An academic, peer-reviewed paper has been published putting the philosophical case for vaccine refusal, not just in the context of Covid-19, but for all vaccines. The core argument goes against the present medical paternalism, that technocrats know best, and that individual liberty is a value that can be balanced, and trumped by social utility. Vaccine mandates make our natural immunity problematic, and this should not be so. Apart from ethical considerations, the science is supporting this, since numerous studies have shown that natural immunity is superior by many degrees to any alleged protection provided by the vaccines.

“Ethics of vaccine refusal

  1. Kowalik
  2. Correspondence toMichael Kowalik, Independent Researcher, Melbourne, VIC 3000, Australia; This email address is being protected from spambots. You need JavaScript enabled to view it.


Proponents of vaccine mandates typically claim that everyone who can be vaccinated has a moral or ethical obligation to do so for the sake of those who cannot be vaccinated, or in the interest of public health. I evaluate several previously undertheorised premises implicit to the ‘obligation to vaccinate’ type of arguments and show that the general conclusion is false: there is neither a moral obligation to vaccinate nor a sound ethical basis to mandate vaccination under any circumstances, even for hypothetical vaccines that are medically risk-free. Agent autonomy with respect to self-constitution has absolute normative priority over reduction or elimination of the associated risks to life. In practical terms, mandatory vaccination amounts to discrimination against healthy, innate biological characteristics, which goes against the established ethical norms and is also defeasible a priori.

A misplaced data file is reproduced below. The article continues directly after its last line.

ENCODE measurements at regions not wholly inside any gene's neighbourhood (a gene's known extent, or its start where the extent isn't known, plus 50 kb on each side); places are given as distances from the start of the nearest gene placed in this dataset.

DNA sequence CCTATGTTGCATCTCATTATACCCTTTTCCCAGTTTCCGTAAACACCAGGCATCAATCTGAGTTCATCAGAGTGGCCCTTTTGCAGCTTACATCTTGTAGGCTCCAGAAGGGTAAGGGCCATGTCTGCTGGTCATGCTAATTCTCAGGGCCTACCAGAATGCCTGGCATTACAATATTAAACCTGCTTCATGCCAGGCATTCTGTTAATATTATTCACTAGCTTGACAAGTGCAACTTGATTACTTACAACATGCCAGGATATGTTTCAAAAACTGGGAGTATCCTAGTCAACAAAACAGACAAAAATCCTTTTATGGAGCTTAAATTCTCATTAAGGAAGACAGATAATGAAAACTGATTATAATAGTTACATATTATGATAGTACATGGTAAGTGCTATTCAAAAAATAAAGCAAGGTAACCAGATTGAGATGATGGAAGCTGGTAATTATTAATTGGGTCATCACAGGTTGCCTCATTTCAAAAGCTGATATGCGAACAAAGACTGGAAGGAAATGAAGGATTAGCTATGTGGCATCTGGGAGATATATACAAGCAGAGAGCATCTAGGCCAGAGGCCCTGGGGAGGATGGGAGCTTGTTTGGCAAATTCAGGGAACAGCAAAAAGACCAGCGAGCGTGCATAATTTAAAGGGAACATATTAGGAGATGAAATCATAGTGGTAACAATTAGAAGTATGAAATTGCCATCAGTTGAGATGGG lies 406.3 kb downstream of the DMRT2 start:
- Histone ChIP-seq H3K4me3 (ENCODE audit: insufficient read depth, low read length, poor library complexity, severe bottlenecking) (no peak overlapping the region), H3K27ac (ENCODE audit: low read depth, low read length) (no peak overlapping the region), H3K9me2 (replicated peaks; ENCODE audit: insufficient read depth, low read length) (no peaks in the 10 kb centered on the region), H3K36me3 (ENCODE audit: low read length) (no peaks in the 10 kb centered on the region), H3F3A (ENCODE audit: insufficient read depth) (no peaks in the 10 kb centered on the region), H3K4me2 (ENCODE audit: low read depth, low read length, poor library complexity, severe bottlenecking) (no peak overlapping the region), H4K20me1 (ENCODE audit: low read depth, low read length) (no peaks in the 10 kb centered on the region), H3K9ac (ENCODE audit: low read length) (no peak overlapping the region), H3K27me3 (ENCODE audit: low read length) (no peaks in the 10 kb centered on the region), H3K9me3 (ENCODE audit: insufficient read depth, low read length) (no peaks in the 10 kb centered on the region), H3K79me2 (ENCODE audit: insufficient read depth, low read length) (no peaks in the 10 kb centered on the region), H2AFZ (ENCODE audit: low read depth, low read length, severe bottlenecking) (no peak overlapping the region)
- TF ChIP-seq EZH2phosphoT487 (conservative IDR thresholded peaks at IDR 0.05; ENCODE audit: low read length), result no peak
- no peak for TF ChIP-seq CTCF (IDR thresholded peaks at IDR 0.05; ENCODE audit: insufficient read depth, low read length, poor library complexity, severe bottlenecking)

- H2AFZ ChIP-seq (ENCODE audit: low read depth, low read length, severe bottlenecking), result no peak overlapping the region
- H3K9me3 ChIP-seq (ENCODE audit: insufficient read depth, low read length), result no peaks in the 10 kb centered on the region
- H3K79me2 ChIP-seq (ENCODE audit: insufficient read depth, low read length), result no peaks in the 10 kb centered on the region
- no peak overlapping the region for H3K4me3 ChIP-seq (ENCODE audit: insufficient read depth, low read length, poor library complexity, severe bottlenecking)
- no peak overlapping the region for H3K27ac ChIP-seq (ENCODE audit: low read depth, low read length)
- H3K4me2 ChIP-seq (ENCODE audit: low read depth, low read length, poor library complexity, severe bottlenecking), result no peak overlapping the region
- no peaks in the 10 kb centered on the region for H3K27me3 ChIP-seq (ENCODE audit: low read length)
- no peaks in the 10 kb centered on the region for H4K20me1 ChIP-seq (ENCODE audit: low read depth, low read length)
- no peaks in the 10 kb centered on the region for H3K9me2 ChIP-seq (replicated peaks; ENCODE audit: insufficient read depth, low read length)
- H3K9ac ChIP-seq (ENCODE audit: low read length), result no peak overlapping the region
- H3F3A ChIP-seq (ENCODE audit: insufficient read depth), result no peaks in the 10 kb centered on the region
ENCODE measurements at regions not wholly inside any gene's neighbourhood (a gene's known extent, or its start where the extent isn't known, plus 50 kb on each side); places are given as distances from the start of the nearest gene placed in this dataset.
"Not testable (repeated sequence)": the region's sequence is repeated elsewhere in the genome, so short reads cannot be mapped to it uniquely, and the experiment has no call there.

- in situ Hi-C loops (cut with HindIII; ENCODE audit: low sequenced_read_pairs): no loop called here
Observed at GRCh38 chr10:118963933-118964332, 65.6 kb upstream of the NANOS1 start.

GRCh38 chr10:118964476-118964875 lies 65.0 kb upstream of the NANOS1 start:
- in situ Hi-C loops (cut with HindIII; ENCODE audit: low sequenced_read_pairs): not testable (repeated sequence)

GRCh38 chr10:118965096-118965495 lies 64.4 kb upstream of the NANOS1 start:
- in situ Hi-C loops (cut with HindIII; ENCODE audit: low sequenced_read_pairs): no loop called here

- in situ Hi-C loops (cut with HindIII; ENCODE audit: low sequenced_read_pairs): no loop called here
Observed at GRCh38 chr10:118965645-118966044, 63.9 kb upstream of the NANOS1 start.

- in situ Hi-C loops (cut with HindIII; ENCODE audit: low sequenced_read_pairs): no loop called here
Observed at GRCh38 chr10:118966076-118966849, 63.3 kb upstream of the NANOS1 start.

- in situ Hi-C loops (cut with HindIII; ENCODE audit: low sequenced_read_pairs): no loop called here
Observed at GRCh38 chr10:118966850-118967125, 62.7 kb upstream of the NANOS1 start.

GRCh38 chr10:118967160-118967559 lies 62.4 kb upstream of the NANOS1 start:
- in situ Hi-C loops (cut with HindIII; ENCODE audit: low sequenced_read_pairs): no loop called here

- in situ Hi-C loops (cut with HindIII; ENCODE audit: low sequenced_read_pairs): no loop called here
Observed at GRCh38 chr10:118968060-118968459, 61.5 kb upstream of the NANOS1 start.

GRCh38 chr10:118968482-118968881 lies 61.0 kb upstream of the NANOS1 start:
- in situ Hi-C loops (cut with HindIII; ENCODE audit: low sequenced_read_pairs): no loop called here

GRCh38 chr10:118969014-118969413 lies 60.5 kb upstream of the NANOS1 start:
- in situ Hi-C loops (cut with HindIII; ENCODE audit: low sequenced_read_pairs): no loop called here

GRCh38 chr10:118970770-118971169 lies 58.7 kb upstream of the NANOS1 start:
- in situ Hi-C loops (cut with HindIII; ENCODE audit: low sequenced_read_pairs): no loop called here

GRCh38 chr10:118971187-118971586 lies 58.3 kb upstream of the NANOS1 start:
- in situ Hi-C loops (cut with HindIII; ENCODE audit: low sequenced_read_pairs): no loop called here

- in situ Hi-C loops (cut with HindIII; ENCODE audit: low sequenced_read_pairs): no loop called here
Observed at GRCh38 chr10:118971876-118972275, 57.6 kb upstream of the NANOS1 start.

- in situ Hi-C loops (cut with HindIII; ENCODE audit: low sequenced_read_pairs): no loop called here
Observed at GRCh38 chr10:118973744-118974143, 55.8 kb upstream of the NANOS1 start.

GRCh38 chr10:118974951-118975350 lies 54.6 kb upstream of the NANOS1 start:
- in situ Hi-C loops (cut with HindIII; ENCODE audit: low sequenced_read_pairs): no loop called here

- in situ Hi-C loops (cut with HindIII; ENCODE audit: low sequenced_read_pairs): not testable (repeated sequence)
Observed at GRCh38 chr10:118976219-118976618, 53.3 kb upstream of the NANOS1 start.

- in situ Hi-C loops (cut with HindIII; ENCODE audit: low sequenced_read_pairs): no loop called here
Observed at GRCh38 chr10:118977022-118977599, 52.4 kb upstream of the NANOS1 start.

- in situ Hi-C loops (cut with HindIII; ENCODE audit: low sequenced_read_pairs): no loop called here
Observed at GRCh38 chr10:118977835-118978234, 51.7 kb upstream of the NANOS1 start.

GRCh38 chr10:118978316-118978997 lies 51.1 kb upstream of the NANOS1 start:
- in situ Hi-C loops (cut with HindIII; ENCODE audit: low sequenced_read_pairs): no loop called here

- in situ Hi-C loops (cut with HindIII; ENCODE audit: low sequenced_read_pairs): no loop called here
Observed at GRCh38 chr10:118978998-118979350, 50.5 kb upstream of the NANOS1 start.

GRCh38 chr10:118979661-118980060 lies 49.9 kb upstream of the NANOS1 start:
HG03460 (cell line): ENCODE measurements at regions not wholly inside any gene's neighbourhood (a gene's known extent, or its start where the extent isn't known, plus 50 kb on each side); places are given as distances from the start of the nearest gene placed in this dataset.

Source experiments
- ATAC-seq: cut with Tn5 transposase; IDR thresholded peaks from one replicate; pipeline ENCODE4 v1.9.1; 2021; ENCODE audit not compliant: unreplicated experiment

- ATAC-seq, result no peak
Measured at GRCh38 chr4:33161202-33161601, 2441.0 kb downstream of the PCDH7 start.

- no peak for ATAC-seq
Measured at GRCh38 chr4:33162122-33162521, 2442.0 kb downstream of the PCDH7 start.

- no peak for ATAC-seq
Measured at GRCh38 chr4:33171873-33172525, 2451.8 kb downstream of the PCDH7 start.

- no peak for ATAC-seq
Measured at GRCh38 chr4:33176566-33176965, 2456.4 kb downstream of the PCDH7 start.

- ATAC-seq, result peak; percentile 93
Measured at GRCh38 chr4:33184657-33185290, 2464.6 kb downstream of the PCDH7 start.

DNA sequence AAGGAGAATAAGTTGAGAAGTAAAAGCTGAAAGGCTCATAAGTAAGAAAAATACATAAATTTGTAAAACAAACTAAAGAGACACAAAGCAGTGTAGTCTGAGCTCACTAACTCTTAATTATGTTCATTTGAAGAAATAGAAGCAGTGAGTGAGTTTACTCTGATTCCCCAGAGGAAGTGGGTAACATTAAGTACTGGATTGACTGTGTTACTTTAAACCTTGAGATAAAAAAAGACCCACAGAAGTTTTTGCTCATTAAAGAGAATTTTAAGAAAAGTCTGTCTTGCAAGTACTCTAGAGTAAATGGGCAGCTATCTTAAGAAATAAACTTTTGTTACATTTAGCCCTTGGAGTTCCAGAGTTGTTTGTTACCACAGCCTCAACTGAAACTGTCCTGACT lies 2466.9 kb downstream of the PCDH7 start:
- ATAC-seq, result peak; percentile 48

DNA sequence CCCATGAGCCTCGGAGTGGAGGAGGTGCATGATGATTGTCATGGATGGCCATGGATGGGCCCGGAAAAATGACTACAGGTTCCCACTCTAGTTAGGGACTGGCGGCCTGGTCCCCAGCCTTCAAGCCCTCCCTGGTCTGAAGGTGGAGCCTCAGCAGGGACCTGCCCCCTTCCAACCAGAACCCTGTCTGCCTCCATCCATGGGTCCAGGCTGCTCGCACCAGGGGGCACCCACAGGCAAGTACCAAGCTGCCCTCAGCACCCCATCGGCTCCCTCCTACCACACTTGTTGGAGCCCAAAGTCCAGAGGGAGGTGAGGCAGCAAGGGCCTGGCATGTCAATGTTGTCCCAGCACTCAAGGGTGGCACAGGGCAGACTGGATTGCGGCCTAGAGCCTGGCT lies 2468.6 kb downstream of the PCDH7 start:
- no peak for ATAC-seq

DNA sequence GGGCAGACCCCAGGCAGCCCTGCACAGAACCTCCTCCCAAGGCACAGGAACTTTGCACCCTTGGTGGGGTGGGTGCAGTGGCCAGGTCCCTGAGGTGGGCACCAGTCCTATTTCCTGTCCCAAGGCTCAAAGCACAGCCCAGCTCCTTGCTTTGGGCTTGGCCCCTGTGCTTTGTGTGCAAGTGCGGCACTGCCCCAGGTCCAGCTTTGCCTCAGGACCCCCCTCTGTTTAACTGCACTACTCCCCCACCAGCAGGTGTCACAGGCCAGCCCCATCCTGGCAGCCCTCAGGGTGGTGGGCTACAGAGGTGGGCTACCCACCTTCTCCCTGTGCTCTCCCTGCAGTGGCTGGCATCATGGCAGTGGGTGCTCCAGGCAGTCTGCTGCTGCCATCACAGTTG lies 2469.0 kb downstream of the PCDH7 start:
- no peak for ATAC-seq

Proponents of the view that some or all people have a moral or ethical obligation to vaccinate are implicitly committed to a further moral obligation, to develop a comprehensive and consistent argument in favour of the obligation to vaccinate, grounded in objective facts or a priori reasoning. This has not been accomplished as a matter of principle (the argument from consistency). I have developed an argument to the contrary. Vaccine mandates involve a range of discriminatory measures intended to augment the natural state of our immune system in the interest of public health. This amounts to discrimination on the basis of innate biological characteristics. The strongest mandate of compulsory vaccination would essentially make our innate biological state unlawful. There are ethically analogous hypothetical situations that are intuitively repugnant, for example, mandatory physiological alteration of healthy infants in the interest of public health. This would imply that all humans are born in a defective, harmful state. If this ethically analogous situation is unethical, a premise I have defended a priori, then mandatory vaccination is also unethical. The principle holds as a matter of logical necessity, in virtue of the intrinsic value of human agency, and is therefore not defeated by circumstances such as emergencies or pandemics. Moreover, it permissively justifies vaccine refusal by healthcare workers, despite their unique professional obligations, even for hypothetical vaccines that are medically risk-free.

Nothing presented here is meant to imply that vaccination ought to be refused; I have argued only that there is neither a moral obligation to vaccinate nor a sound ethical basis to discriminate against the unvaccinated.”